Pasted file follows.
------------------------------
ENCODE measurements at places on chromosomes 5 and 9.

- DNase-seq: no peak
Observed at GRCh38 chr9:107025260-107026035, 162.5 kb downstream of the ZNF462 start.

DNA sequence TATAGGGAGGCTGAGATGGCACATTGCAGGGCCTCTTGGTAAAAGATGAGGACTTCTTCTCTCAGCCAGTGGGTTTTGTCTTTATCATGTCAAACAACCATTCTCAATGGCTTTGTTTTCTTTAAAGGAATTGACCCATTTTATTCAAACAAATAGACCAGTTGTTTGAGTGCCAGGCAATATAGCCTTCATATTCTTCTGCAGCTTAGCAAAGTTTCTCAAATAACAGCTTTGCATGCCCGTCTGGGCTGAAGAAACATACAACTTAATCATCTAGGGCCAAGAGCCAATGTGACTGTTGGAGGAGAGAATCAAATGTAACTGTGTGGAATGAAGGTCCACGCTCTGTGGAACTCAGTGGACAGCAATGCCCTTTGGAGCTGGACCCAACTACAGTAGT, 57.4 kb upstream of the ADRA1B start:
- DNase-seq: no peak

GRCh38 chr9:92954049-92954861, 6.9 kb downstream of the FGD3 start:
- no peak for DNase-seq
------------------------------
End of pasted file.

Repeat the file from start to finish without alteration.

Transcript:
ENCODE measurements at places on chromosomes 5 and 9.

- DNase-seq: no peak
Observed at GRCh38 chr9:107025260-107026035, 162.5 kb downstream of the ZNF462 start.

DNA sequence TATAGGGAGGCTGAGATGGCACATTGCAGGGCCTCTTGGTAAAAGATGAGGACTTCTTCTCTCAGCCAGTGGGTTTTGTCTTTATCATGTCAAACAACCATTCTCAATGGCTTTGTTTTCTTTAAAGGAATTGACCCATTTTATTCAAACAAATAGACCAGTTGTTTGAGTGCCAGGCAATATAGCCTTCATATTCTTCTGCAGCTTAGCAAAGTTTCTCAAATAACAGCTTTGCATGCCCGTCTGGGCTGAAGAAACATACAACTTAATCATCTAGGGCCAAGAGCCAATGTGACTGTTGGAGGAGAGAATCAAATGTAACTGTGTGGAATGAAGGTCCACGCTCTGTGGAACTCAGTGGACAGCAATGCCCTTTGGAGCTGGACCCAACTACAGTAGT, 57.4 kb upstream of the ADRA1B start:
- DNase-seq: no peak

GRCh38 chr9:92954049-92954861, 6.9 kb downstream of the FGD3 start:
- no peak for DNase-seq